Author: Martin Trust Center

This is part of an ongoing series of posts by our Entrepreneur in Residence, Kosta Ligris, focused on guidance for the student teams taking part in our MIT delta v accelerator.

“Remember, you’re the one that can fill the world with sunshine.”
Snow White

Once upon a time, at a magical Institute far, far away, there was a young entrepreneur with a vision to change the world!

The entrepreneur knew what the world wanted. The vision was clear! The need, the solution, the unit economics! People would run from the edge of the world to give this entrepreneur all of their greatest possessions for a chance to be an early adopter. They came with precious metals, coins, Kalamata olive oil, Iranian Beluga caviar, a bottle of 1947 Cheval Blanc. They lined up across the Harvard Bridge into 77 Mass. Ave. and all along the Infinite Corridor to hear this entrepreneur’s pitch.

“My heart has wings and I can fly. I’ll touch every star in the sky. So this is the miracle I’ve been dreaming of.”
-– Cinderella

Some people are just gifted with the ability to stand in front of a room and capture an audience’s attention. They can mesmerize the public and take every person on a magical journey. It is a valuable and powerful gift.

“Find what you love, and don’t let it go no matter what. I would say Winston Churchill really knew what he was talking about when he said, ‘Never give in. Never, never, never … ’ And I would say I am living proof that it’s true; that if you can imagine it, you can achieve it.”

Compelling stuff, right? Who said it? Elizabeth Holmes. Once praised as the self-made billionaire of Theranos who raised round after round to a valuation of $10 billion, Holmes was indicted last year by a federal grand jury. I know what you are thinking: what an extreme example of storytelling.

But … storytelling is an art. Read about “6 Rules of Great Storytelling (As Told by Pixar)”.

Or take a few minutes to learn about Chris Anderson’s “TED’s Secret to Public Speaking”. Anderson talks about how “you need to give context, you need to give examples” – and link these back to your ideas. Use the power of language, Anderson says, because “speakers often forget that many of the terms and concepts they live with are completely unfamiliar to their audiences.” Sound familiar to you?

Places like MIT and Kendall Square are overwhelming. The ecosystem is powerful, full of ideas, organizations, and people that are changing our world. We start to use language, acronyms, and concepts that are familiar to the residents of the ecosystem. It is our language, but like all languages, if you don’t speak it, “It’s all Greek to me.”

It is extraordinarily important for you to communicate the research, facts, data, and backup that has led to your hypotheses and conclusions so your audience can understand. Never presume they know what you have done, never presume they are reading between the lines. No matter how intelligent and experienced your audience, presume nothing!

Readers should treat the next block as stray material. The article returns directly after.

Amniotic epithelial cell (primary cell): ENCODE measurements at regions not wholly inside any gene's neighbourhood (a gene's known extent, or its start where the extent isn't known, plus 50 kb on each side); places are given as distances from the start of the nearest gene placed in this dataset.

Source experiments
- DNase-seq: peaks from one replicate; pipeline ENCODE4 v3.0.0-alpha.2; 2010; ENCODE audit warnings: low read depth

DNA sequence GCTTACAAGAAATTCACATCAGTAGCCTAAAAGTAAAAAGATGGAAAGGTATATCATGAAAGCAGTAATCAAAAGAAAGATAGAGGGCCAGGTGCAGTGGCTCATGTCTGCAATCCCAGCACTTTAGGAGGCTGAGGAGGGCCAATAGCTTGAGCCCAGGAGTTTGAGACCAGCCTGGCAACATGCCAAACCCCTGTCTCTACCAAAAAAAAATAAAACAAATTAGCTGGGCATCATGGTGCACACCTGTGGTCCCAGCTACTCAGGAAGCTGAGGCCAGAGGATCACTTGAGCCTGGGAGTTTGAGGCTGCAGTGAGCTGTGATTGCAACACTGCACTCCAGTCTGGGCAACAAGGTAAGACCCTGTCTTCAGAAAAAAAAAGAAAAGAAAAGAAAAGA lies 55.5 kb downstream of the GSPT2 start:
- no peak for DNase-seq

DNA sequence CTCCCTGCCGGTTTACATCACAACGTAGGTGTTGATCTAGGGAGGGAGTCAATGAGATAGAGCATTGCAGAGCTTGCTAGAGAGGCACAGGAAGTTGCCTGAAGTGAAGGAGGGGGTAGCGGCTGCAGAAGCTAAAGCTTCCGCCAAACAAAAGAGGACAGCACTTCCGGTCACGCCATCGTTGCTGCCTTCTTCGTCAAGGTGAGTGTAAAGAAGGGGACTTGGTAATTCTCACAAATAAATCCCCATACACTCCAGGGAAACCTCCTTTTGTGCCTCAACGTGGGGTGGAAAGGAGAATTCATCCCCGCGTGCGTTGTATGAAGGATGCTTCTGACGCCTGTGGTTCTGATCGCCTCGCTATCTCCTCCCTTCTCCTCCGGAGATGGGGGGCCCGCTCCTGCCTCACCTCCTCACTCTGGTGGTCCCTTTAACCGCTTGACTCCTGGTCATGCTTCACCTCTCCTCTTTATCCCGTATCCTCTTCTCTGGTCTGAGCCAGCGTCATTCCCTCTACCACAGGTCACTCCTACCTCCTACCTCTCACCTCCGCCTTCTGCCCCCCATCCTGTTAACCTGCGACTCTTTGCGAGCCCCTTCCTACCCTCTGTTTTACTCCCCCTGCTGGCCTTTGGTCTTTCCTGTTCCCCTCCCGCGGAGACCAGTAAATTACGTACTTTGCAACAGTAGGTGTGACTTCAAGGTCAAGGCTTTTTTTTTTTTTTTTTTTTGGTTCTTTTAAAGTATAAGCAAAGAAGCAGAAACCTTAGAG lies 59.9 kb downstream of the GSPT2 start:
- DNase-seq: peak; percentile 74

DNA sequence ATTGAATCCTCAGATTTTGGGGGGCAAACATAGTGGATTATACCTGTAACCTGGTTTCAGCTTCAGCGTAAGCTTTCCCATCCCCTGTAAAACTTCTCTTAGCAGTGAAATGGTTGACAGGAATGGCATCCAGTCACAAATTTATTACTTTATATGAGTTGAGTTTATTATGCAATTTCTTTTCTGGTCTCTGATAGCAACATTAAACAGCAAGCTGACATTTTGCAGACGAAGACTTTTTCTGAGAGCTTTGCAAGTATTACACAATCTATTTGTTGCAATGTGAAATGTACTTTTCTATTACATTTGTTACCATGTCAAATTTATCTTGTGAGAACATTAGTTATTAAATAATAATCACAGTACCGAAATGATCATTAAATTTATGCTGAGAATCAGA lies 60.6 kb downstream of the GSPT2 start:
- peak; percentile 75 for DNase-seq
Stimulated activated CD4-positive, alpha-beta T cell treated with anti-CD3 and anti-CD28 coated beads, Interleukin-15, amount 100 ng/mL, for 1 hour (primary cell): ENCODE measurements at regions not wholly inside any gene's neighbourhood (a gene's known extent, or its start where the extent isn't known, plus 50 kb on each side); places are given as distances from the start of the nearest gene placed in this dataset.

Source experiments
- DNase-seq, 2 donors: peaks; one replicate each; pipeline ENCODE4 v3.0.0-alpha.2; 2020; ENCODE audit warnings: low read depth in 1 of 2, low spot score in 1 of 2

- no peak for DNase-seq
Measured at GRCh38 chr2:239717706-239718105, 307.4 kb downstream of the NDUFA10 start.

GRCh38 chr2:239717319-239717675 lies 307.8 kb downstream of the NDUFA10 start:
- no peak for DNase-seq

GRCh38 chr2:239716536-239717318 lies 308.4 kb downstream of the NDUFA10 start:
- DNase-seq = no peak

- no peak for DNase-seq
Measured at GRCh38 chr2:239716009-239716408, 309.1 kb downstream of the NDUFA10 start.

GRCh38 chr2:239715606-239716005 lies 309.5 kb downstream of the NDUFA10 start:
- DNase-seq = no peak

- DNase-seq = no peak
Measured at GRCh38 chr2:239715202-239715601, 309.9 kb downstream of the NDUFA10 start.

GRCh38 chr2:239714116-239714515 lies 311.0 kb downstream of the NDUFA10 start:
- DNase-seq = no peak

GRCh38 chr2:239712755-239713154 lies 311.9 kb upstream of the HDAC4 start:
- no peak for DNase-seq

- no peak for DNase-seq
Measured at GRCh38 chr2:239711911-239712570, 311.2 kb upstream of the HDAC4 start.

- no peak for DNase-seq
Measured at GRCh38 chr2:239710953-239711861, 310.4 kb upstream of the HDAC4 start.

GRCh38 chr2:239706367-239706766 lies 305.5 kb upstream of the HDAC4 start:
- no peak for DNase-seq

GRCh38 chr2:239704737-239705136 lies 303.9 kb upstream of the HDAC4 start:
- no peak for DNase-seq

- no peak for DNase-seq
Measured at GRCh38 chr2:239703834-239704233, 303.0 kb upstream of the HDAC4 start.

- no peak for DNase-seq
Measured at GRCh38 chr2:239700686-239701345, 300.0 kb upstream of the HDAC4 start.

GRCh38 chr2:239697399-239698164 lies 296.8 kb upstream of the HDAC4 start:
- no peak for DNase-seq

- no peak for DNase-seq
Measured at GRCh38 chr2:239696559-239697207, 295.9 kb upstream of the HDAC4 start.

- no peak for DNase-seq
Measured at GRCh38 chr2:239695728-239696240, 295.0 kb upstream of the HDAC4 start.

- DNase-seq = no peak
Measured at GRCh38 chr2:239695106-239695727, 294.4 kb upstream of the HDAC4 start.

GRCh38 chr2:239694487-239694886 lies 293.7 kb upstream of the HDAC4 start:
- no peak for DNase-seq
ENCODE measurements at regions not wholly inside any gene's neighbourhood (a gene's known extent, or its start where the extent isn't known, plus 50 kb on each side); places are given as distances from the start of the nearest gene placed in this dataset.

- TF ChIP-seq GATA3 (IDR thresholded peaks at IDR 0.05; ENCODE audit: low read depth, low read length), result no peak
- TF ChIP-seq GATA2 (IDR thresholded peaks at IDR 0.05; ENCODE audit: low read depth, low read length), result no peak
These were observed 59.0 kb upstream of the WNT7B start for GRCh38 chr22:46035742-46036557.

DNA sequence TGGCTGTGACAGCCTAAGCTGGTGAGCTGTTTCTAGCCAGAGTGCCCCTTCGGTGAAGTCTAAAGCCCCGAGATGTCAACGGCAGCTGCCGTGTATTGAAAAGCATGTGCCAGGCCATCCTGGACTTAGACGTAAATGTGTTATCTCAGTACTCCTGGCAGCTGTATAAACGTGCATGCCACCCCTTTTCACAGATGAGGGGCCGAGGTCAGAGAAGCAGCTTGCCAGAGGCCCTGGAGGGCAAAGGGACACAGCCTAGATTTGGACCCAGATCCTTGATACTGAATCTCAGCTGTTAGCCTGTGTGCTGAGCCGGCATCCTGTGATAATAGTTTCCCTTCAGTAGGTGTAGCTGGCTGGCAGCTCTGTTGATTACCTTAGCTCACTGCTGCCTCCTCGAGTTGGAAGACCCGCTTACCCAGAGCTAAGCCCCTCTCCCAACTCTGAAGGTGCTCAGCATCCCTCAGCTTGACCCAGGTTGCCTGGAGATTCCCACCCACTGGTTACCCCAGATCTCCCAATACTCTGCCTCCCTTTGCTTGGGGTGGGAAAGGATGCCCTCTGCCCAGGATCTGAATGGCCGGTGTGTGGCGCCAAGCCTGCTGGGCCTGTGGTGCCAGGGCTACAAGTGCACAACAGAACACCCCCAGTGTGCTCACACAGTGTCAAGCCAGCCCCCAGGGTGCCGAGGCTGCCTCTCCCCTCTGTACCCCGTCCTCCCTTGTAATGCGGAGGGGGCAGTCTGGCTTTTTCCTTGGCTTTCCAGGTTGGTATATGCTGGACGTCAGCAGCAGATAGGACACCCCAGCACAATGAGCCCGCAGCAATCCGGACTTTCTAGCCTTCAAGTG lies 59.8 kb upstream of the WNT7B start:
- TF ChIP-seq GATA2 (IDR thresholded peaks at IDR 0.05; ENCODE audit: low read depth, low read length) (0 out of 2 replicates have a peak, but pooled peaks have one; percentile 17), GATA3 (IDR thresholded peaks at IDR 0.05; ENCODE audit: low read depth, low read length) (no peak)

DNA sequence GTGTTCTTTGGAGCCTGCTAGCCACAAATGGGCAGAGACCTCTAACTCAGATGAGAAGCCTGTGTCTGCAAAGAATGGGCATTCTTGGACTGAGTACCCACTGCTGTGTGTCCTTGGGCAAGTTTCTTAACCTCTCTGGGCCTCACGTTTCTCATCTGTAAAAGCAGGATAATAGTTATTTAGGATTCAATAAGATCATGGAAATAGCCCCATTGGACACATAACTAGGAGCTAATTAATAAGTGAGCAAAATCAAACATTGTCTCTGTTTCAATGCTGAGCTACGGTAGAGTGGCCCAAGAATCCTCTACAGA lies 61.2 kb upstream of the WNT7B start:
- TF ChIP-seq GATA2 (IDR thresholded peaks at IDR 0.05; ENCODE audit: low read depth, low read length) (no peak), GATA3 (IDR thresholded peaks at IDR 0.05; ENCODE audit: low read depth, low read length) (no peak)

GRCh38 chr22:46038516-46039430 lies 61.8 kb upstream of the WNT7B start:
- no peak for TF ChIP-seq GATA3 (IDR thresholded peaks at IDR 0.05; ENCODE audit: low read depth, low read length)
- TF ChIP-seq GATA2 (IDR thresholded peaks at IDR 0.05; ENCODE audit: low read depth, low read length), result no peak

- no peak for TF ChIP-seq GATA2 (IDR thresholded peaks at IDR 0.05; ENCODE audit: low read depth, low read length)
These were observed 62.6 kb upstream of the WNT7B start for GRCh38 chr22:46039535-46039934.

I sat in a board meeting where a team showed a photo of a wall that was filled with dense brainstorming content.  The amount of information on that white board was overwhelming — likely exhaustive -– but what does that mean to a board member or potential investor if they weren’t in the room with you? If you don’t translate it, process it, and present it in a clear and concise manner, it means nothing.

I hate to be blunt, but how do the people listening to you know what you’re saying is real content that supports the story and not a fairy tale?

They don’t.

And that my fellow entrepreneurs is the magic. During the discussion following the team’s presentation a board member said, “I bet that lots of my questions are answered on that wall.”

“I can’t go back to yesterday because I was a different person then.”
-– Alice in Wonderland

Knowing this now, what could you as an entrepreneur have done differently at your last board meeting? This year’s cohort is full of brilliance, energy, passion, and commitment. Don’t lose sight of that. Become better storytellers, but never forget that ultimately it’s all about the substance. A good story without substance is fluff. Learn from these experiences and sharpen your skills on delivering the whole picture to your audience.

In September the bright lights will shine on the Demo Day stages in Cambridge, New York, and Silicon Valley. Between now and then you have the opportunity to craft a story that is clear, has purpose, and is backed up by your research and lessons, all while appealing to the emotions of your audience. Work on it every day! Stand in front of a mirror, talk to yourself, talk to me, talk to anyone that you can get to stop and listen.

“There are far better things ahead than any we leave behind.”
-– C.S. Lewis